Viral Hepatitis A, 2003
In 2003, 52 cases of hepatitis A (1.1 per 100,000 population) were reported. Thirty-three (63%) cases were residents of the Twin Cities metropolitan area, including 25 (48%) residents of Hennepin or Ramsey Counties. Twenty-nine (56%) of the cases were male. Of 47 cases for whom race was reported, 38 (81%) were white, four (8%) were black, and five (11%) were Asian. Although the greatest number of case-patients were white, incidence rates were higher among Asians (3.1 per 100,000), and blacks (2 per 100,000), than among whites (0.9 per 100,000). Hispanic ethnicity, which can be any race, was reported for six cases (4.2 per 100,000). Case-patients ranged in age from one to 90 years.
Four (8%) case-patients were employees of four different food-serving establishments. No community transmission of hepatitis A was identified.
Of the 52 cases, a risk factor for infection was identified for 27 (52%). Three case-patients had known exposure to a confirmed hepatitis A case. One of these became infected following exposure in a childcare setting. The index case had recently traveled to Mexico and the subsequent case developed symptoms less than a month later. The entire childcare received immune globulin following the second case.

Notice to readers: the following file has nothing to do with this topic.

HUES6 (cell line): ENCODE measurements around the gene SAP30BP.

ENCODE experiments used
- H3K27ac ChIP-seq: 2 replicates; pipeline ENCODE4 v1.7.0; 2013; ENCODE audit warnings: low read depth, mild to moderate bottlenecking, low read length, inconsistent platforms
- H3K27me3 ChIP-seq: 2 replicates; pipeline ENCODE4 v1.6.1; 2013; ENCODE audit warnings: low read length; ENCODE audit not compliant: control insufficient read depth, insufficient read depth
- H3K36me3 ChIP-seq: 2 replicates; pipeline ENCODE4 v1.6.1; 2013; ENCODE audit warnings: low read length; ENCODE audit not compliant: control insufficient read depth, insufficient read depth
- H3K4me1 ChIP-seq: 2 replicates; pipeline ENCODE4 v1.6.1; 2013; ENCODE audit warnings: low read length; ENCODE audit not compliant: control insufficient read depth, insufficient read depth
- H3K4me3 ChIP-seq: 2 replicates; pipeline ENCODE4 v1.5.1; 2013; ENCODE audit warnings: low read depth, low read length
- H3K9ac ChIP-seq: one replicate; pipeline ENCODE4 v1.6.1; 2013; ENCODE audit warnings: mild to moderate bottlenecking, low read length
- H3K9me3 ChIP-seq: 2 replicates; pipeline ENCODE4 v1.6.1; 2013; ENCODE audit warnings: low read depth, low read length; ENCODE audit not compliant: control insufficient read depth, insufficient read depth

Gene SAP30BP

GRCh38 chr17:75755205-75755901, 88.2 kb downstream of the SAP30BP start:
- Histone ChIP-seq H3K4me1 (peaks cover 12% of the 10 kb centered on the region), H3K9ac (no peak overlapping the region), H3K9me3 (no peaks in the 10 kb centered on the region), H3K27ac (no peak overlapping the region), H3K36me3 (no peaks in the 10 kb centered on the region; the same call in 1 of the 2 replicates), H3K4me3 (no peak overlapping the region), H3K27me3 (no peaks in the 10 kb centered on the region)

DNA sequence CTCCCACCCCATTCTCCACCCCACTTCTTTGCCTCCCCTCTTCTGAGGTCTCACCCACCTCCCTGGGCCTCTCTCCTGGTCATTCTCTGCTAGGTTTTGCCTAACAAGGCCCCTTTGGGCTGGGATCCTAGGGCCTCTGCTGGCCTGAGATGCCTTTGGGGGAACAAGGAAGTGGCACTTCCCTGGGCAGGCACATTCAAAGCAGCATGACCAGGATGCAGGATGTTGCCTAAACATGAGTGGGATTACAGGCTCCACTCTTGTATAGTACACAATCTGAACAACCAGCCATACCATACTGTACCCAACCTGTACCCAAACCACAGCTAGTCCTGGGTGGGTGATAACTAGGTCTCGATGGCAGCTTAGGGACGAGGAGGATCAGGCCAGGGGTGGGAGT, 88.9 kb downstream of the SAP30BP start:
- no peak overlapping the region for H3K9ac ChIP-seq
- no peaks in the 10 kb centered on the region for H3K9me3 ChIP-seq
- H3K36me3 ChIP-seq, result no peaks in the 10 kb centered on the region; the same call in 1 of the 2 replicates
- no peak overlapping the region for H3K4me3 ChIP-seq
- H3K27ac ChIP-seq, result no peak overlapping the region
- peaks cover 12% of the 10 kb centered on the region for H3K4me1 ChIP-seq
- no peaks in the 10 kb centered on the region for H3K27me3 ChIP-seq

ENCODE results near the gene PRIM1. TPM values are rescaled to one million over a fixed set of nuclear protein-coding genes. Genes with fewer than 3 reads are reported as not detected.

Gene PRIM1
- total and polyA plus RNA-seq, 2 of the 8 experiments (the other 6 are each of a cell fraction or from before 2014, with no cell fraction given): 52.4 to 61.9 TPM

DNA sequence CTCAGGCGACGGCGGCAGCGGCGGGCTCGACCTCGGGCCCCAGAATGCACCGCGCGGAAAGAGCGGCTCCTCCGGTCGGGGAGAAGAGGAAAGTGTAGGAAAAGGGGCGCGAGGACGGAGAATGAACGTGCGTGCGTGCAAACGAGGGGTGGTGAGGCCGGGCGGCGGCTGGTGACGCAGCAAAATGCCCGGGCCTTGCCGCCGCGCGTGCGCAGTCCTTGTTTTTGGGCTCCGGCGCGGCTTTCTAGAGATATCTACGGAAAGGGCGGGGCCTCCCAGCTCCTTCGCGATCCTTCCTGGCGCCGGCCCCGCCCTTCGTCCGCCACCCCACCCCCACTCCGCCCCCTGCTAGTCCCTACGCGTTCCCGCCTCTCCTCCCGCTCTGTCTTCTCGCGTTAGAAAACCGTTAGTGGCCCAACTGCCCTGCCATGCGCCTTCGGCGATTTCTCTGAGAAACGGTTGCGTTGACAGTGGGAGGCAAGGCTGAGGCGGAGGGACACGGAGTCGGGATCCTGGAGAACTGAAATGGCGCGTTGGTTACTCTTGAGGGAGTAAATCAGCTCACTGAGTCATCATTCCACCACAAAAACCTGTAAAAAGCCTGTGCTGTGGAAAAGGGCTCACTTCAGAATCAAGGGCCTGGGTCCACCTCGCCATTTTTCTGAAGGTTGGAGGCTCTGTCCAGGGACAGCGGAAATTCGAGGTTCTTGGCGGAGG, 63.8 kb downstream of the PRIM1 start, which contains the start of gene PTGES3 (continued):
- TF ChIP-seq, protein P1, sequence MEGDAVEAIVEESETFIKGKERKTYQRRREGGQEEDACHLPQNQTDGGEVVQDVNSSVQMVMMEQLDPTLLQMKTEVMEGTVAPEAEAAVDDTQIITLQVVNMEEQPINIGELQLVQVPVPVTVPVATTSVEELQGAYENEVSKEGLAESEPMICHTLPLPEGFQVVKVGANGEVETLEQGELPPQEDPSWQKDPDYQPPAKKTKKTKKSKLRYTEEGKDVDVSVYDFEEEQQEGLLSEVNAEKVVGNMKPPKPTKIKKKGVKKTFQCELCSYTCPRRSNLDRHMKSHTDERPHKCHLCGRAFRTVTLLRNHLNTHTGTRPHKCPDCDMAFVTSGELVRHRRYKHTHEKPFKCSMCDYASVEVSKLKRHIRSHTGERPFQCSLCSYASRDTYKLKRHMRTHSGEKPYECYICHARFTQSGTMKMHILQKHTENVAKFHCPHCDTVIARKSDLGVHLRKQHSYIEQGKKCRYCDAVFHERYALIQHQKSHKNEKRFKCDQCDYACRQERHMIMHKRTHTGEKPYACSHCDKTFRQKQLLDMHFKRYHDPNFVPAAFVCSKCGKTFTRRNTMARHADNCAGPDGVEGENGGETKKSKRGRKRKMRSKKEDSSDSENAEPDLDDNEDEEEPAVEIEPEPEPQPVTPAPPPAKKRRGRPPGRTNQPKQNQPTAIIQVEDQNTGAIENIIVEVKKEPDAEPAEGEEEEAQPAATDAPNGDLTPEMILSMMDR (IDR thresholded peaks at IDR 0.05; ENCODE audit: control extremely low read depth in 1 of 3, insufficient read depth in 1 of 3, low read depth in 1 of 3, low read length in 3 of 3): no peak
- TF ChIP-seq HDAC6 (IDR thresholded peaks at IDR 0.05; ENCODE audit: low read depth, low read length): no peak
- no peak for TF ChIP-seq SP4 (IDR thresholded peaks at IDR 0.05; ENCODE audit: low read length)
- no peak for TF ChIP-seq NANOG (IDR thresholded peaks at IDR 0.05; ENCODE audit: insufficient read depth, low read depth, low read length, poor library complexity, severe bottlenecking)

Of the remaining 24 (89%) cases with a risk factor identified, 21 (88%) were associated with travel (four of whom consumed raw shellfish). Of those, 16 (76%) traveled to Mexico or South America. One (4%) was a man who reported having sex with men (MSM), and two (8%) were adults with no reported risk factors other than working in childcare centers. Young children infected with hepatitis A are often asymptomatic or experience mild illness, but remain efficient transmitters of disease. Twenty-five (48%) cases had no identifiable risk factors.
Persons who travel to hepatitis A endemic countries and MSM should be educated about their risk of hepatitis A and offered hepatitis A vaccine.
- For up to date information see>> Hepatitis A
- Full issue>> Annual Summary of Communicable Diseases Reported to the Minnesota Department of Health, 2003